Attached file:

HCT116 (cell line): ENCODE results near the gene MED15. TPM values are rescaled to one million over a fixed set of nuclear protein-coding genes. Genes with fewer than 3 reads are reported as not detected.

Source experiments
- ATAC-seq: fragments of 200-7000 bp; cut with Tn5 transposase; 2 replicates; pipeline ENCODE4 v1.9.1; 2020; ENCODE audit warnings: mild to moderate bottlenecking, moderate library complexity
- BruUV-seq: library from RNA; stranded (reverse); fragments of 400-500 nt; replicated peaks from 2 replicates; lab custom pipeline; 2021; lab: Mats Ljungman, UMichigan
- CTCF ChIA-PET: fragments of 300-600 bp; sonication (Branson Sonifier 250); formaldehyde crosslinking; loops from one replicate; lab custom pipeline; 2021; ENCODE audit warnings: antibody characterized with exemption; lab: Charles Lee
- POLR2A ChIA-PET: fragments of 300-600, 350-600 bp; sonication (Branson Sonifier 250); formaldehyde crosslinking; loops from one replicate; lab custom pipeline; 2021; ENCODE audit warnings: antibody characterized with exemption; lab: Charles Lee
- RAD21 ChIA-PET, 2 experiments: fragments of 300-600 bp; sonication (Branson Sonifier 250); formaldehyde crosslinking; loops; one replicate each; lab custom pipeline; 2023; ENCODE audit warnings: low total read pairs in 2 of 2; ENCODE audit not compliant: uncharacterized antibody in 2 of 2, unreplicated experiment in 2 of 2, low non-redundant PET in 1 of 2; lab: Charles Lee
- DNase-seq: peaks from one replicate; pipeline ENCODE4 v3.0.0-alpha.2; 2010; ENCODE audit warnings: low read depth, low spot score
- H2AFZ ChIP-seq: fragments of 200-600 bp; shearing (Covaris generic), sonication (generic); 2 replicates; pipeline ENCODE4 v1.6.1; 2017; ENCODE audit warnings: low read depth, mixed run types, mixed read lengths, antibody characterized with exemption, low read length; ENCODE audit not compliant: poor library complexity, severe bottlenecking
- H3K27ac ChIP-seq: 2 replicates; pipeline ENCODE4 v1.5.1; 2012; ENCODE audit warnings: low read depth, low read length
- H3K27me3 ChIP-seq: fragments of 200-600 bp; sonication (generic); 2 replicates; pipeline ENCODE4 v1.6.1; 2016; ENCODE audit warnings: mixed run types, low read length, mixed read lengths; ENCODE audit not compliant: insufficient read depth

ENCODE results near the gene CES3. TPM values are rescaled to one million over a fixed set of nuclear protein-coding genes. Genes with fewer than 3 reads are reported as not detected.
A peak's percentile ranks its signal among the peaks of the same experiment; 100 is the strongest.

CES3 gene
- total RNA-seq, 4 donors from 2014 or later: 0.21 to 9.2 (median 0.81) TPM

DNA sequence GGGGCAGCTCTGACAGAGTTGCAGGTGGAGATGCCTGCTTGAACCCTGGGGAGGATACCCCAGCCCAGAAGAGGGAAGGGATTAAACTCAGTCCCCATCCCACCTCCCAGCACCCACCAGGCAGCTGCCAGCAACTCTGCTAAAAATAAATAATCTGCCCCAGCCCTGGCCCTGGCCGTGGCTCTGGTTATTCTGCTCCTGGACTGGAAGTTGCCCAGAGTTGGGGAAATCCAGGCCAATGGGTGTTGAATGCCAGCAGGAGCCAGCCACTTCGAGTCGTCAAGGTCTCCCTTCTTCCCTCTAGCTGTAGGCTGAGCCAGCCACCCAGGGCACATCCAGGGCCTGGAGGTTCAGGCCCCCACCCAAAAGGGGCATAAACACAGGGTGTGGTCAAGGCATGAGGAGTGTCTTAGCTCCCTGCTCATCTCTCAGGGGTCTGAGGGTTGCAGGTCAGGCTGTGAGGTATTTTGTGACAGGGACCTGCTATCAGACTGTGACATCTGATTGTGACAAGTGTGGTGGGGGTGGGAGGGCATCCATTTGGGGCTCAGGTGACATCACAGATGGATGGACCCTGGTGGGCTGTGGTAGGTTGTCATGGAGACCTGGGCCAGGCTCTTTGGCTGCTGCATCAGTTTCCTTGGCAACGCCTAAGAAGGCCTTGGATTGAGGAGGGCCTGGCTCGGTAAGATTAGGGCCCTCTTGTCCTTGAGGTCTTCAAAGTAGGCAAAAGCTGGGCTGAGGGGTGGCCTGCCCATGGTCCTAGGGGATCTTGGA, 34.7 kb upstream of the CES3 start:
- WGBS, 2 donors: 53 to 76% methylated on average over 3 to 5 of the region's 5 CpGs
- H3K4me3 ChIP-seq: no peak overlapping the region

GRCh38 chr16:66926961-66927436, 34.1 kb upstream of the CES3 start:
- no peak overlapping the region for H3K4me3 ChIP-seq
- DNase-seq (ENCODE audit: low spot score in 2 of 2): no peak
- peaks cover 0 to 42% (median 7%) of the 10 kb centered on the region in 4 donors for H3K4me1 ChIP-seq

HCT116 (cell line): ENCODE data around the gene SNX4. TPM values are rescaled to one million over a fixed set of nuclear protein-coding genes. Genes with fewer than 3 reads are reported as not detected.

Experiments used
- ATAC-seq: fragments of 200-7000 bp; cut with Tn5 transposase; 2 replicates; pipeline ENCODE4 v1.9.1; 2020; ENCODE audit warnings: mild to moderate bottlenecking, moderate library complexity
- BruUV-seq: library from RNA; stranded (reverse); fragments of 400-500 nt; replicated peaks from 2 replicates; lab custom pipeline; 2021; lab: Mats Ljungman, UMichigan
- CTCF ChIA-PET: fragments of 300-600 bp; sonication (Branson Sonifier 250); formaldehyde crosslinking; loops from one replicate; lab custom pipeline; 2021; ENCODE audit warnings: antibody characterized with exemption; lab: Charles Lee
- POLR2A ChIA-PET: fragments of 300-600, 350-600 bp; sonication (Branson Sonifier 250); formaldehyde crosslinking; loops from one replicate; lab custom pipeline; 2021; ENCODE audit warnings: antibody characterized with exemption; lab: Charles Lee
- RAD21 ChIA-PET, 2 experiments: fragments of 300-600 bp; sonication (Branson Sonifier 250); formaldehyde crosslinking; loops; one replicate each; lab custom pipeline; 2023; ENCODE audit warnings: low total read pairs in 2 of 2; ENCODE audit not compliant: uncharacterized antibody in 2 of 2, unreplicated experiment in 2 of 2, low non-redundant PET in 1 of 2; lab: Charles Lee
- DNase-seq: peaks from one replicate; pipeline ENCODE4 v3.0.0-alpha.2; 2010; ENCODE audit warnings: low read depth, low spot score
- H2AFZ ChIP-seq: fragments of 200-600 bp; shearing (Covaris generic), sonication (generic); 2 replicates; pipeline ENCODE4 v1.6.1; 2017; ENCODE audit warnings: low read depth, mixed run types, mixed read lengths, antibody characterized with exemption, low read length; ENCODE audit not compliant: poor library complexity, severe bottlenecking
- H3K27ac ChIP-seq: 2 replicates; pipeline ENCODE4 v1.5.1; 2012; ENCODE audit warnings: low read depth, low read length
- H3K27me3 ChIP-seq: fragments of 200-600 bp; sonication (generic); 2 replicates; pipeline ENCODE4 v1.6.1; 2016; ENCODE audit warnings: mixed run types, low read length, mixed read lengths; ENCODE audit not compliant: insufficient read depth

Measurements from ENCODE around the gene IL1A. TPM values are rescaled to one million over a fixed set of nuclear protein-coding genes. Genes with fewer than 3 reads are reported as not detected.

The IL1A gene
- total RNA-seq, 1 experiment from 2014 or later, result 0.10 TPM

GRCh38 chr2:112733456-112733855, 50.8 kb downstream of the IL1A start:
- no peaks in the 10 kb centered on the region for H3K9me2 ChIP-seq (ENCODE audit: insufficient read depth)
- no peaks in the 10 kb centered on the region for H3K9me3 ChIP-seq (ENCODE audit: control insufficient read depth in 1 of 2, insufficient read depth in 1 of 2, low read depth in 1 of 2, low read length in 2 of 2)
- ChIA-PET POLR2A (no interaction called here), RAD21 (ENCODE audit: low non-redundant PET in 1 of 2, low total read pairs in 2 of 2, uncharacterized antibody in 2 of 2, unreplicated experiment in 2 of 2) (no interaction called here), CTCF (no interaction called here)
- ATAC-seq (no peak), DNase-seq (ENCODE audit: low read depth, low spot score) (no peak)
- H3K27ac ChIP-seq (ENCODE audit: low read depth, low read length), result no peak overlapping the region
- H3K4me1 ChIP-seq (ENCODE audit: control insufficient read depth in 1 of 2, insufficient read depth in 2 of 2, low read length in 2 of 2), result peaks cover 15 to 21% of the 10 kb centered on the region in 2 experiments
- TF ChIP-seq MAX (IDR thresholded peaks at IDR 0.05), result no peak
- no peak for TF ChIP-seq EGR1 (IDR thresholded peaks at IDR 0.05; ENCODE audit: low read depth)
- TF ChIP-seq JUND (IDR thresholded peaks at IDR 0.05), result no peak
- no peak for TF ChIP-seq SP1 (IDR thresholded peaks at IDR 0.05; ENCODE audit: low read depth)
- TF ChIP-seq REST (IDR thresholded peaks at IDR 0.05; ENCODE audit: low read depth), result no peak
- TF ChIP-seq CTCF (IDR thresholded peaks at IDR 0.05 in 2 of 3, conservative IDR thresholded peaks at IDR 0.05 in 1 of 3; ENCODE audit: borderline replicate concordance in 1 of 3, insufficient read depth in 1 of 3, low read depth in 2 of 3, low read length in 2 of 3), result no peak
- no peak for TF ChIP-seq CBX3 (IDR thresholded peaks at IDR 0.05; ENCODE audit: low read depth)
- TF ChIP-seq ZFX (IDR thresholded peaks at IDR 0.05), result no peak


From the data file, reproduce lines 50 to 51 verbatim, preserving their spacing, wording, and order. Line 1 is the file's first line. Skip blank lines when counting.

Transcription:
- no peak for TF ChIP-seq CBX3 (IDR thresholded peaks at IDR 0.05; ENCODE audit: low read depth)
- TF ChIP-seq ZFX (IDR thresholded peaks at IDR 0.05), result no peak